- After 30 mins, the soaked soya chunk powder was minced for 30 sec and the cooked in a cooker at low flame for 1 hour.
- After the cooker is cooled, the filtrate is taken of it in a Can.
- Water was boiled and cooled down. This water was added to the Can to make volume upto 4 liters.
- 6 gm gm of yeast extract, 20 gm of sodium chloride was added was added to the broth and mixed properly.
- 200 ml of consortium was added to broth, mixed well and then the Can was kept on shaker for 48 hours at 160 rpm.
- After 48 hrs of inoculation, the samples was derived from 3 different broths.
- Plating of these samples was done separately by using serial dilution and spreadplate technique on PDA plates in order to get bacterial count in each kind of broth.
- The plates were incubates at 36 degree Celsius for 4 to 5 days.
- All the plates of 3 different kinds of broth showed a lot of bacterial growth.
- The bacterial growth was such that it became difficult to take bacterial count.
Plates after 1 week incubation:
From trail 1 and 2 following doubts/points were raised:
- How much Compost bacterial growth does Soya Chunk alone support(i.e. without using sodium chloride and yeast extract in broth)?
- Which Broth proves to be best broth in both ways, economically and biologically? (Urea & Jaggery or Soya broth).
In order to Examine above aspects, trial 3 was conducted as follows:
- 200 ml of distilled water was taken in a conical flask and autoclaved.
- After cooling 10 ml of mother culture(consortium) was added to it aseptically.
- The flask was kept on shaker for 3 Days at 160 rpm.
- 20 gm of soya chunk powder was weighed and soaked in 40ml of distilled water.
- After 30 mins, it was minced for 30 sec and cooked in a cooker for 1 hr on a low flame.
- After the cooker is cooled down, filtrate was taken of the cooked soya chunk powder in a conical flask.
- Distilled water was added to the conical flask to make volume upto 200ml.
- Media was autoclaved.
- After cooling of media, 10ml of mother culture was inoculated aseptically.
- The inoculated media, the flask was placed on shaker for 3 days at 160 rpm.
C) Urea & Jaggery:
- 4 gm of jaggery and 2 gm of urea was weighed and added to conical flask.
- Distilled water was added to make up volume upto 200 ml.
- Media was autoclaved.
- After cooling of media ,10ml of mother culture was inoculated to the media aseptically.
- The flask was kept in shaker for 3 days at 160 rpm.
AFTER 3 DAYS OF INCUBATION:
- Samples from above 3 different broth was derived.
- Suspension was made of respective sample in order to perform serial dilution on PDA Plates.
- The plates were incubated at 36 degree Celsius for 48hrs.
- After 48 hrs plates were observed and bacterial count was noted down with the help of ‘Colony Counter’.
While taking the bacterial count; 10-7 ,10-8 ,10-9 serial dilution plates were considered. Following is the Observation table of the Bacterial Count of the Control, Soya and Urea & Jaggery Broth:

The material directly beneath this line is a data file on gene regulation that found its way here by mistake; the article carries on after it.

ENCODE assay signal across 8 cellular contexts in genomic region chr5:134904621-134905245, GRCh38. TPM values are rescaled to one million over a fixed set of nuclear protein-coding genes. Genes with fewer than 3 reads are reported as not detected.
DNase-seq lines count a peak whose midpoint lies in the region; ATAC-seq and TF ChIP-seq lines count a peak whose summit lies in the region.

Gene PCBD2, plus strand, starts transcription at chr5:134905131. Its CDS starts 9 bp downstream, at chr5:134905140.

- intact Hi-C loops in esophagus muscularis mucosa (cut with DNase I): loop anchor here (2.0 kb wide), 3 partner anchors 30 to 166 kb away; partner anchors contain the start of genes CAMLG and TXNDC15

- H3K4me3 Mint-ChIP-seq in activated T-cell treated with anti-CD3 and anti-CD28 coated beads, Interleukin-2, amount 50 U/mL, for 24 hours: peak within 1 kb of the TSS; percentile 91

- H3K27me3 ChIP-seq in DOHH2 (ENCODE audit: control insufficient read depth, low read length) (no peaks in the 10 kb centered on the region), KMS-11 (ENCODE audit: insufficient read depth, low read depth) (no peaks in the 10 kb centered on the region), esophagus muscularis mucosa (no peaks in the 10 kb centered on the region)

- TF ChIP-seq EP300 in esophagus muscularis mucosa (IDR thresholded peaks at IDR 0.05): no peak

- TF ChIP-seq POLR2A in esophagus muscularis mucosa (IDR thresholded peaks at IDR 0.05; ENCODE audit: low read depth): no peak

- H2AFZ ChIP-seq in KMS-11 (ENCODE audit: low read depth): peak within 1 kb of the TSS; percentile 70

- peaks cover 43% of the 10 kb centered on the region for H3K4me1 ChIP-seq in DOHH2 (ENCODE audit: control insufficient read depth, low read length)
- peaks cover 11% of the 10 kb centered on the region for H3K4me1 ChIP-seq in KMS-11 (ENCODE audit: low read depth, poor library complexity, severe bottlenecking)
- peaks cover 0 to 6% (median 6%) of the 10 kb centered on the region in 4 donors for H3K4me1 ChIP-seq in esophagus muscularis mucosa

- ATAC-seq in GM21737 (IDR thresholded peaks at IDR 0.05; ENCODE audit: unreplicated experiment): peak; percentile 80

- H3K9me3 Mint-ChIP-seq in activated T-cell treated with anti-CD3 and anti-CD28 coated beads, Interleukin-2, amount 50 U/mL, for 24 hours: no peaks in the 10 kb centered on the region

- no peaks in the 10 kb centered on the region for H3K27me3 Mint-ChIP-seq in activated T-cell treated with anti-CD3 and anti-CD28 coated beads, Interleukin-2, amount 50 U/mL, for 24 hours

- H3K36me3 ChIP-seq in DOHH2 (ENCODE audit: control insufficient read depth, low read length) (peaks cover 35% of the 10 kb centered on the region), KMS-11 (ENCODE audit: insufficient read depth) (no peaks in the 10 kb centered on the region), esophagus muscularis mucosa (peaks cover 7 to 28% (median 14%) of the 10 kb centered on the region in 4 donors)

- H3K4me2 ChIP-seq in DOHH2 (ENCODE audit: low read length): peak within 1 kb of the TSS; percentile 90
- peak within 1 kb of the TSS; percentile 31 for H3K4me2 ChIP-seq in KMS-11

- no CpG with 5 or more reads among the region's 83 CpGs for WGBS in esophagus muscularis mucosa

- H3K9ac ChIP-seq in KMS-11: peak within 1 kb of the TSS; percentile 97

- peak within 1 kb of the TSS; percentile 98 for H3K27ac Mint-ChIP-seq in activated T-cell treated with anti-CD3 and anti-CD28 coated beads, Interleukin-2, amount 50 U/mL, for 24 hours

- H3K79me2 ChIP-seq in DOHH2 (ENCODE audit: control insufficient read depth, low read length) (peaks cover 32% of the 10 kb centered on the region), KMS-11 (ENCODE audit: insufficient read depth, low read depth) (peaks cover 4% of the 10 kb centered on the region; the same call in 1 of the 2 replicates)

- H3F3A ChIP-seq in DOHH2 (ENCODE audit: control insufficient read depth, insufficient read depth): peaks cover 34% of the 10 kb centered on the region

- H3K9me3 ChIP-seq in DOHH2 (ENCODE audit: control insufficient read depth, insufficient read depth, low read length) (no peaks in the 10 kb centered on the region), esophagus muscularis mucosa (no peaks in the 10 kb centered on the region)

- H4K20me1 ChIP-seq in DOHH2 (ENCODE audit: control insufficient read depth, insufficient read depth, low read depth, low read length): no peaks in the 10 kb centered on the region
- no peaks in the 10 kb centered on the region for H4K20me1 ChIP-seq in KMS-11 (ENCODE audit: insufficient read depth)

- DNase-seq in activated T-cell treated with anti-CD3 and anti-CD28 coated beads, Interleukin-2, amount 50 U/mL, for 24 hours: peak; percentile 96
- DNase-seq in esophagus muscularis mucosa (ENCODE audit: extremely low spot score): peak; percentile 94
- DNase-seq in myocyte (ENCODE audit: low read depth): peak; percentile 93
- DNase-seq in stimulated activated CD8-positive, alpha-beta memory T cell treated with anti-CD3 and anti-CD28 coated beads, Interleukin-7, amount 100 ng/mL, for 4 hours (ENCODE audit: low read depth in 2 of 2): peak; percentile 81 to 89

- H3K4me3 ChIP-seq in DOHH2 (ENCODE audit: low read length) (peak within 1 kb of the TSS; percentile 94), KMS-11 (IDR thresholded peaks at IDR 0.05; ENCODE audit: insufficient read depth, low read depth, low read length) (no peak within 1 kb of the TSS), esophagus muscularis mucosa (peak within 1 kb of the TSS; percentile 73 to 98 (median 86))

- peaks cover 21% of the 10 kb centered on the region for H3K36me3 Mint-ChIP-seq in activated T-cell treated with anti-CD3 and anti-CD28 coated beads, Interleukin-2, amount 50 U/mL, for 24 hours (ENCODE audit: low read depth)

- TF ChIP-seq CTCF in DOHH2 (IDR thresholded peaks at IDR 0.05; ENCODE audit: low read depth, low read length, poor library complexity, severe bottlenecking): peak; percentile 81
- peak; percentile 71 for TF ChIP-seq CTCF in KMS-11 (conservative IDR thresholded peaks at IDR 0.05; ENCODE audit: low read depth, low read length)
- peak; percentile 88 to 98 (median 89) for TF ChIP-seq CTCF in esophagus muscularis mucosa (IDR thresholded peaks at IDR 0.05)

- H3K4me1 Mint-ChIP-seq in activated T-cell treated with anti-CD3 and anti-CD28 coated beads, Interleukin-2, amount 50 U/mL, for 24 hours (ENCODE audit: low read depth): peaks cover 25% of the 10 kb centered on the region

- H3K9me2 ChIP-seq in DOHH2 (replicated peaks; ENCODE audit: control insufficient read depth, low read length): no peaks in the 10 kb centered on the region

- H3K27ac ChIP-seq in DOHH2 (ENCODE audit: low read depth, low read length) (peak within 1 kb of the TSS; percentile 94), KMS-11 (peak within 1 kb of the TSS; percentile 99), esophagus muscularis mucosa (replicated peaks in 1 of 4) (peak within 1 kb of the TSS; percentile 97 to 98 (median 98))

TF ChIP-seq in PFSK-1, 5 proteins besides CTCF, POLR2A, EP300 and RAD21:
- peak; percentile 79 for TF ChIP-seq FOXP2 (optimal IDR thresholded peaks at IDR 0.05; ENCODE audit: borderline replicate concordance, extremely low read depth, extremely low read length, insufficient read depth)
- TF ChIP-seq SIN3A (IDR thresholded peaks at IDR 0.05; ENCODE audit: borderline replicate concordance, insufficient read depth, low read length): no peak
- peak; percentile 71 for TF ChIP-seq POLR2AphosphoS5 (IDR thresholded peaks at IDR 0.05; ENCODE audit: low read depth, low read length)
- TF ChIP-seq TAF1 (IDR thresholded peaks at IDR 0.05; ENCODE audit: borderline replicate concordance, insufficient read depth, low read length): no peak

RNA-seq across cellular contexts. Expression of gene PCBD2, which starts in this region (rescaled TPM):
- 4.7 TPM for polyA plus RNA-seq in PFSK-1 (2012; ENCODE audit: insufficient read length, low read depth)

|Broth Type|| Count|
|Distilled Water (Control)||755*107||700*108||540*109|
|Urea & Jaggery Broth||1100*107||915*108||605*109|
According to the above Observation Table; we can see that the bacterial count of the ‘SOYA Broth’ is more as compared to the ‘Urea & Jaggery Broth’. Hence Soya supports the growth of ‘Compost Bacteria’ more as compared to Urea & Jaggery. In other words ‘SOYA broth’ proves to be a good broth in comparison to ‘Urea & Jaggery broth’ for multiplication of Compost Bacteria.
Costing Of Broth:
Though we have modified or produced a broth for multiplication of Compost Bacteria; when it comes to “Production and Marketing of the Product”, Costing of the product matters a lot. Hence, further step in this project was taken towards making a costing chart of the Broths. Following are the Costing charts for :
- Regular Nutrient Broth( Before Modification)
- SOYA Broth
- Urea & Jaggery Broth
Regular Nutrient Broth:
|Yeast Extract||1.50 g||3.624/-|
|Sodium Chloride||5 g||2.1/-|
|Yeast Extract||1.50 g||3.62/-|
|Sodium Chloride||5 g||2.1/-|
Urea & Jaggery Broth:
|Urea||10 g||0.1 /-|
|Jaggery||20 g||0.88 /-|
|Yeast Extract||1.50 g||3.62 /-|
|Sodium Chloride||5 g||2.1 /-|
|Total Cost:||6.62 /-|
Calculations to Compare between ‘Soya’ and ‘Urea & Jaggery’ Broth based on Production cost and CFU:
- CFU/ml = 1.594*10^10
- Cost of Broth per Litre = 13.72 rup
- Therefore the cost of Broth per ml = 13.72/1000 = 0.01372
- To get the number of colonies we get in 1 rup- 1/0.01372 = 72.88*10^10 therefore, (1.594*72.88)*10^10 = 116.170*10^10 is the CFU we get in 1 rup from Soya Broth.
Urea & Jaggery Broth:
- CFU/ml = 1.100*10^10
- Cost of Broth per Litre = 6.624 rup
- Therefore the cost of Broth per ml = 6.624/1000 = 0.006624
- To get the number of colonies we get in 1 rup- 1/0.006624 = 151.51*10^10 therefore, (1.100*151.51)*10^10 = 166.661*10^10 is the CFU we get in 1 rup from Urea & Jaggery Broth.
- Technically Soya Broth is effective and supports more for the Multiplication of Compost Bacteria as compared Regular Nutrient Broth and Urea & Jaggery Broth.
- But when it comes to production Cost of the Broth , Urea & Jaggery broth is economical compared to Soya Broth and Regular Nutrient Broth.
- We get about 116.170*10^10 Bacterial Colonies in 1 rupee from Soya Broth.
- We get about 166.661*10^10 Bacterial Colonies in 1 rupee from Urea & Jaggery Broth.